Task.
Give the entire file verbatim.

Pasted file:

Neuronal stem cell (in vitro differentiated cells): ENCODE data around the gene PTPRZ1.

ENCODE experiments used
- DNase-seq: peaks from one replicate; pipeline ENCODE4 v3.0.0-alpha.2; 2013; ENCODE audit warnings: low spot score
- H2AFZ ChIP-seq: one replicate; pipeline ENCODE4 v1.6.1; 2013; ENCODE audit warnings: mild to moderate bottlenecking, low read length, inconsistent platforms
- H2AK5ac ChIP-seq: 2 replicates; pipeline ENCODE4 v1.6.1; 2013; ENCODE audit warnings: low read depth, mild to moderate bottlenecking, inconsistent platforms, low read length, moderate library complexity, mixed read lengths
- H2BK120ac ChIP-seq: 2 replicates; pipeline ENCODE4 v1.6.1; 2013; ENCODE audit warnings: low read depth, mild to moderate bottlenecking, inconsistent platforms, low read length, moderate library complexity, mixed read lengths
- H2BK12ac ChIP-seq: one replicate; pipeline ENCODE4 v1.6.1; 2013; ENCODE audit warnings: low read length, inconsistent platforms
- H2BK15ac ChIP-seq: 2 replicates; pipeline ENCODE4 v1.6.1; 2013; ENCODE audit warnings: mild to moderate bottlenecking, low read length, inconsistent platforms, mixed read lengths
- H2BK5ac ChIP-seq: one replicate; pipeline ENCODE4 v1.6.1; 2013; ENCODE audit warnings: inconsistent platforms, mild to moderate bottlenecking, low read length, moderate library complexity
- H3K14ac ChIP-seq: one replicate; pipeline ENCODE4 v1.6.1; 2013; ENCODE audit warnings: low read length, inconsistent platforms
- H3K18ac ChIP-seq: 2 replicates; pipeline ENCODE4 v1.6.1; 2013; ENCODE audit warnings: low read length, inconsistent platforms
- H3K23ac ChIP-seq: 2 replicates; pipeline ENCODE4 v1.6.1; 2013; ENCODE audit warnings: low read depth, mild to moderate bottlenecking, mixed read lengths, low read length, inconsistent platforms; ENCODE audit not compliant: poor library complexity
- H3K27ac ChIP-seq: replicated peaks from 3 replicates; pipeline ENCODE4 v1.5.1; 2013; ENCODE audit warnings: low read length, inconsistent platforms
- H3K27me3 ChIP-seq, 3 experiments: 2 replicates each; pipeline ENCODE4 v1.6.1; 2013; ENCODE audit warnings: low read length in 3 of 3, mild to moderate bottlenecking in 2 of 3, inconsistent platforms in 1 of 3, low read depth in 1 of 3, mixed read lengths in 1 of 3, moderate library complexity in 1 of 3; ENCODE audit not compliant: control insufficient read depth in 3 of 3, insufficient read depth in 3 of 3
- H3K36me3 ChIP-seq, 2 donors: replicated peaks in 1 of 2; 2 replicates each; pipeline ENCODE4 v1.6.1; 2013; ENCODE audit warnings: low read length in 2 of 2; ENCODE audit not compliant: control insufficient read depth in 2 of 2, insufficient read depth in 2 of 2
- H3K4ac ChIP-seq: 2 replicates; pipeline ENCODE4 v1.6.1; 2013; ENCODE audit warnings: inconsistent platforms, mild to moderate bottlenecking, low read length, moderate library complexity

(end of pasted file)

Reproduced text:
Neuronal stem cell (in vitro differentiated cells): ENCODE data around the gene PTPRZ1.

ENCODE experiments used
- DNase-seq: peaks from one replicate; pipeline ENCODE4 v3.0.0-alpha.2; 2013; ENCODE audit warnings: low spot score
- H2AFZ ChIP-seq: one replicate; pipeline ENCODE4 v1.6.1; 2013; ENCODE audit warnings: mild to moderate bottlenecking, low read length, inconsistent platforms
- H2AK5ac ChIP-seq: 2 replicates; pipeline ENCODE4 v1.6.1; 2013; ENCODE audit warnings: low read depth, mild to moderate bottlenecking, inconsistent platforms, low read length, moderate library complexity, mixed read lengths
- H2BK120ac ChIP-seq: 2 replicates; pipeline ENCODE4 v1.6.1; 2013; ENCODE audit warnings: low read depth, mild to moderate bottlenecking, inconsistent platforms, low read length, moderate library complexity, mixed read lengths
- H2BK12ac ChIP-seq: one replicate; pipeline ENCODE4 v1.6.1; 2013; ENCODE audit warnings: low read length, inconsistent platforms
- H2BK15ac ChIP-seq: 2 replicates; pipeline ENCODE4 v1.6.1; 2013; ENCODE audit warnings: mild to moderate bottlenecking, low read length, inconsistent platforms, mixed read lengths
- H2BK5ac ChIP-seq: one replicate; pipeline ENCODE4 v1.6.1; 2013; ENCODE audit warnings: inconsistent platforms, mild to moderate bottlenecking, low read length, moderate library complexity
- H3K14ac ChIP-seq: one replicate; pipeline ENCODE4 v1.6.1; 2013; ENCODE audit warnings: low read length, inconsistent platforms
- H3K18ac ChIP-seq: 2 replicates; pipeline ENCODE4 v1.6.1; 2013; ENCODE audit warnings: low read length, inconsistent platforms
- H3K23ac ChIP-seq: 2 replicates; pipeline ENCODE4 v1.6.1; 2013; ENCODE audit warnings: low read depth, mild to moderate bottlenecking, mixed read lengths, low read length, inconsistent platforms; ENCODE audit not compliant: poor library complexity
- H3K27ac ChIP-seq: replicated peaks from 3 replicates; pipeline ENCODE4 v1.5.1; 2013; ENCODE audit warnings: low read length, inconsistent platforms
- H3K27me3 ChIP-seq, 3 experiments: 2 replicates each; pipeline ENCODE4 v1.6.1; 2013; ENCODE audit warnings: low read length in 3 of 3, mild to moderate bottlenecking in 2 of 3, inconsistent platforms in 1 of 3, low read depth in 1 of 3, mixed read lengths in 1 of 3, moderate library complexity in 1 of 3; ENCODE audit not compliant: control insufficient read depth in 3 of 3, insufficient read depth in 3 of 3
- H3K36me3 ChIP-seq, 2 donors: replicated peaks in 1 of 2; 2 replicates each; pipeline ENCODE4 v1.6.1; 2013; ENCODE audit warnings: low read length in 2 of 2; ENCODE audit not compliant: control insufficient read depth in 2 of 2, insufficient read depth in 2 of 2
- H3K4ac ChIP-seq: 2 replicates; pipeline ENCODE4 v1.6.1; 2013; ENCODE audit warnings: inconsistent platforms, mild to moderate bottlenecking, low read length, moderate library complexity